Science Gallery Melbourne’s new state-of-the-art premises to open

The first and only Australian node in the internationally acclaimed Science Gallery Network, Science Gallery Melbourne offers over 3500-square-metres of exhibition space, a learning centre, a theatre, workshops, laboratories, and social spaces, designed to inspire young adults through art, science and innovation.

Since 2017, Science Gallery Melbourne has created exhibitions and programs in a series of pop-up sites around Melbourne – from a historical gymnasium to the Melbourne School of Design at the University of Melbourne, to an underground carpark, a shipping container, the Maribyrnong and Yarra rivers, city laneways and public gardens.

On July 20, it will launch its own purpose-built gallery on the corner of Grattan and Swanston Streets, a gateway to the University of Melbourne’s new Melbourne Connect innovation precinct, and a major new attraction delivering immersive, interactive exhibitions and events focused on the collision of art and science.

The Science Gallery Network embeds galleries in leading Universities around the world, with proven success at engaging 15-25-year-olds in STEM subjects and pathways – the key being the presentation of immersive and experimental exhibitions that blend scientific theory and new technologies with contemporary themes and creativity. The launch of Science Gallery Melbourne comes at a time when approximately 75 per cent of the fastest growing jobs in Australia require Science, Technology, Engineering and Maths (STEM) skills but there is declining interest in STEM at the secondary and tertiary education levels.

Director of Museums and Collections at the University of Melbourne, Rose Hiscock said the launch of the new purpose-built museum is a major milestone. “Science Gallery Melbourne provides a contemporary, playful and welcoming space for young people to explore issues, ideas and the great challenges of our time. As a new home for STEM engagement, we aim to show that anything is possible when science and art come together,” Ms Hiscock said.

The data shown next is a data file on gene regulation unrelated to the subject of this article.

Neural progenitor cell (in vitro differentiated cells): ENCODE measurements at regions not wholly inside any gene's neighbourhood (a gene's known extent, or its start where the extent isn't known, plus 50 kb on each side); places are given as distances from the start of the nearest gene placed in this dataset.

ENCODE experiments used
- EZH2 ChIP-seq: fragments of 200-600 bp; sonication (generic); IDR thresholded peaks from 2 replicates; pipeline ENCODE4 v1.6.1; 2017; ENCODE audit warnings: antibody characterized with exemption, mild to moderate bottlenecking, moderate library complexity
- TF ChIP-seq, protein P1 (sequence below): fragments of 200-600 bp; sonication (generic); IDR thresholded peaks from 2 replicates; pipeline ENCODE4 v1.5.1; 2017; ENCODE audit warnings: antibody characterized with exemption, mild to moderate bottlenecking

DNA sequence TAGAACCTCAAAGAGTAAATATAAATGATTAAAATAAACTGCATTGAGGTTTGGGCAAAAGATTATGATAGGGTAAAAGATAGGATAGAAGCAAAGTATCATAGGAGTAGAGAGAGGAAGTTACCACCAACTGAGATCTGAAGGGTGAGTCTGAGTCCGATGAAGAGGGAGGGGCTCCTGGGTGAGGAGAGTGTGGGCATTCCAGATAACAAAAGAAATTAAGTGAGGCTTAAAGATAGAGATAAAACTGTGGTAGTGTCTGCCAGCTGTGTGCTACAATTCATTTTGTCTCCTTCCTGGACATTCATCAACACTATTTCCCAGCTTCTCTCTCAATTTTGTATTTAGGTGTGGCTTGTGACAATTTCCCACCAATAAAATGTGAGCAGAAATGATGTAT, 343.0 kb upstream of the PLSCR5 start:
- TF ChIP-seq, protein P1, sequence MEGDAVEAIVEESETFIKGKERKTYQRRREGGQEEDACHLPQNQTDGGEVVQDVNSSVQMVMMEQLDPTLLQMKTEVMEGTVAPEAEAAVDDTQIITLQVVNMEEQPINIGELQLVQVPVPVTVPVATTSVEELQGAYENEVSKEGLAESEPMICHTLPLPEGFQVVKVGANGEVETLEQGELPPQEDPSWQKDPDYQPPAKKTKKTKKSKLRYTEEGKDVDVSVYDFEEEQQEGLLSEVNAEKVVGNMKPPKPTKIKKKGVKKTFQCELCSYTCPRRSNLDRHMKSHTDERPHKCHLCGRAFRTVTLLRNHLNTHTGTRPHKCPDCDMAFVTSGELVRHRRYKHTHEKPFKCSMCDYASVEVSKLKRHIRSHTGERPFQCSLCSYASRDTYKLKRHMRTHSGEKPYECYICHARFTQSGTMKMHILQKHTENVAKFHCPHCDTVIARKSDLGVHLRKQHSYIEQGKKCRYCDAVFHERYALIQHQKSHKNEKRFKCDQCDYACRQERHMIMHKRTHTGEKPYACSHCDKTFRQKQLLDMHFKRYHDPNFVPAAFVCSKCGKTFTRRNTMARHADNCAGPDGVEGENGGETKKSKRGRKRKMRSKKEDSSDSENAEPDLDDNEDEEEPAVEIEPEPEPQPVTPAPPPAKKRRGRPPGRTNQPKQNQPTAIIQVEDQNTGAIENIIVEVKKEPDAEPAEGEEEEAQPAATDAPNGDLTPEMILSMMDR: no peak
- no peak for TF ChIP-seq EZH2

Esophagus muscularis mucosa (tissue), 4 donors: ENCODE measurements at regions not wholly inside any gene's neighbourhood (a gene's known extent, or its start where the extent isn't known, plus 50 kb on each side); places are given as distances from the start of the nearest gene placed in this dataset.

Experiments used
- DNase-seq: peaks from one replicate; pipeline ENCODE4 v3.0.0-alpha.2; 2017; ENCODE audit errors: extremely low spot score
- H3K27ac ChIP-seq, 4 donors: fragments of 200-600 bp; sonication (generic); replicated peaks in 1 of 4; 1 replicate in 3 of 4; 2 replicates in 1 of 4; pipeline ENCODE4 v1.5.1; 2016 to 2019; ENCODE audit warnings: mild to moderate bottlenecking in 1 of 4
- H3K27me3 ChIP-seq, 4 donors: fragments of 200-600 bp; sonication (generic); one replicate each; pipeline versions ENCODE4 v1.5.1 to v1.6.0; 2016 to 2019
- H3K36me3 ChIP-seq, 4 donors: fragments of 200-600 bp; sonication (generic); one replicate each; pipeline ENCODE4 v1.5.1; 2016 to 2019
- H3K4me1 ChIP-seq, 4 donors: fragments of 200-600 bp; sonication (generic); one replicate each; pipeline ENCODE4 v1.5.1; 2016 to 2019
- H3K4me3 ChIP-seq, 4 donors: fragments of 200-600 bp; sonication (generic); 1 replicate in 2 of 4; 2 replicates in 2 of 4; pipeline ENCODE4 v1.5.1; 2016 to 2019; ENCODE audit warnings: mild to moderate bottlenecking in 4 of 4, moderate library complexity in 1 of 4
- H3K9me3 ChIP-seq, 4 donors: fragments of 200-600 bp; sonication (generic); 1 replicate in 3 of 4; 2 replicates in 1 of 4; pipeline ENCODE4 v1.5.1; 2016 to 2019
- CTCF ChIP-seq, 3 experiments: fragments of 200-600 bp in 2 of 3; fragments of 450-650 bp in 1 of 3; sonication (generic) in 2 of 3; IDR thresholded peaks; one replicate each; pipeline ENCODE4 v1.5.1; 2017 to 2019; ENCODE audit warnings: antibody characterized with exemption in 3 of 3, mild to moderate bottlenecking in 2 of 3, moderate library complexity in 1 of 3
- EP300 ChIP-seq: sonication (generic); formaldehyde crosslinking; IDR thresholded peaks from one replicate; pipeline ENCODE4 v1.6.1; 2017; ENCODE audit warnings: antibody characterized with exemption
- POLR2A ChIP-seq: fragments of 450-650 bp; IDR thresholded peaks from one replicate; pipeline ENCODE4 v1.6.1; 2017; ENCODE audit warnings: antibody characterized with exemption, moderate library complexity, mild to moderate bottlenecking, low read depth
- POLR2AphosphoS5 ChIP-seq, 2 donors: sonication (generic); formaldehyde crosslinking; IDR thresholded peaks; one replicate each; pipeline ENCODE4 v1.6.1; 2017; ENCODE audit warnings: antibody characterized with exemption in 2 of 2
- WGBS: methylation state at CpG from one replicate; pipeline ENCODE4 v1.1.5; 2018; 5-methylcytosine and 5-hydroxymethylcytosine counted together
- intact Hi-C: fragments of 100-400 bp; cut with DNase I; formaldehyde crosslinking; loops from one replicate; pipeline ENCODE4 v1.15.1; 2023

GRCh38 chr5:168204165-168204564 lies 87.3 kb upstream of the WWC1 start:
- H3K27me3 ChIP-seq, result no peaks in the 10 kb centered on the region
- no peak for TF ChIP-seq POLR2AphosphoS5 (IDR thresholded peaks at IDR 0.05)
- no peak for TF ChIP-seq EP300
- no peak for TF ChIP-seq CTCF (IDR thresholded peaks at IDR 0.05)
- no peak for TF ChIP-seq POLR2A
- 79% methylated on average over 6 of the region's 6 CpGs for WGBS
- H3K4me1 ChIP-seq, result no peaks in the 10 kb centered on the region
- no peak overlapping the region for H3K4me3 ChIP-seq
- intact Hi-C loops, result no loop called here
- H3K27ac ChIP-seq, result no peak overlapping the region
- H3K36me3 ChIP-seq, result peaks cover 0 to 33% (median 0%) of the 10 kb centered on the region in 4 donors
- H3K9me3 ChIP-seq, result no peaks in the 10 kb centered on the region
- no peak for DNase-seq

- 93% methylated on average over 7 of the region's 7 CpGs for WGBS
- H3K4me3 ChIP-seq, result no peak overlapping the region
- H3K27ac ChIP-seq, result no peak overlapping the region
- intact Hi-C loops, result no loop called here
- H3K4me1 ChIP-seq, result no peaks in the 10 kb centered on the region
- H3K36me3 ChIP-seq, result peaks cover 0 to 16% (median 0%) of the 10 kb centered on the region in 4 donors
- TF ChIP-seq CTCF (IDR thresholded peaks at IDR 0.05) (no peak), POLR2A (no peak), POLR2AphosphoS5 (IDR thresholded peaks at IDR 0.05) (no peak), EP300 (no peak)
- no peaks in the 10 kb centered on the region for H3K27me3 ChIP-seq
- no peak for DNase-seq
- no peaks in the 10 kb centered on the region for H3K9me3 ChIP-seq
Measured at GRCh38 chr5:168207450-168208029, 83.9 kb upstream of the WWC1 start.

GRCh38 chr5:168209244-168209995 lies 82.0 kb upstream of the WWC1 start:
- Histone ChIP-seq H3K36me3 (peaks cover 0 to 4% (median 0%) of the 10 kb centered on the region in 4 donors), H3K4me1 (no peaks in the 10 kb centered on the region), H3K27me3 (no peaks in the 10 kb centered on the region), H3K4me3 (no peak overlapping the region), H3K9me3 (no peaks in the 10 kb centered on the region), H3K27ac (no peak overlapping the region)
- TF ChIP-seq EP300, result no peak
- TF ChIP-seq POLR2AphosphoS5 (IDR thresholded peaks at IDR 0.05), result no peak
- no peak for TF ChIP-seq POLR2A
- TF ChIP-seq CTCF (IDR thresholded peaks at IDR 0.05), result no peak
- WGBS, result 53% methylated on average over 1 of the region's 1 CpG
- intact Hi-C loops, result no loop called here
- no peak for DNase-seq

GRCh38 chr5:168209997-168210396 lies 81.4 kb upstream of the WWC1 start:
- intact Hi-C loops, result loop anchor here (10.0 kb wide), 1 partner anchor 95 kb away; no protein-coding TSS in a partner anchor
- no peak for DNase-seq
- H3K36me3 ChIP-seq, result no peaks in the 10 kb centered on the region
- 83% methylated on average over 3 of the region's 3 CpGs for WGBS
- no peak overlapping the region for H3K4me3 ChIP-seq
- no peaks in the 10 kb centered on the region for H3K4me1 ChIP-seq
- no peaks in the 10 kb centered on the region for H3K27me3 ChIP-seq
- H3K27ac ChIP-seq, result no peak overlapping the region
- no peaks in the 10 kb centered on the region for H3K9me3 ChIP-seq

The inaugural Science Gallery Melbourne exhibition, MENTAL: Head Inside, will reflect a range of different perspectives on mental health. Curated by a team of young people together with leading academics and experts in mental health, the exhibition features over twenty projects from local and international artists and research collaborators, each challenging societal stereotypes surrounding mental health and reflecting different ways of being, surviving and connecting in the world.

Highlights include

  • Wheel, a vibrantly coloured human-sized hamster-wheel developed in a collaboration between artist Hiromi Tango and Florey Institute of Neuroscience and Mental Health researcher Dr Emma Burrows that explores the effect of colour, playful spaces and exercise on mood, and the influence of positive social reward on our exercise commitment.
  • Respite Space, a new project by Wemba Wemba and Gunditjmara artist Rosie Kalina, designed for rest and reflection which emphasises the importance of respite in the colony, inviting visitors to consider the impact racism and continued colonisation has on the mental health of Aboriginal people.
  • In addition, artists Mary Angley and Caithlin O’Loghlen will spend seven days on view in a fake bedroom set up in the Science Gallery windows in Selfcare_4EVA, pursuing the impossible goal of becoming the most famous wellness influencers on the internet.

Science Gallery Melbourne also boasts the world’s first digital-brick entrance. Featuring 226 phone-sized and touch-enabled screens located behind glass bricks, the building’s façade is an ever-changing canvas for digital data and interactive media.

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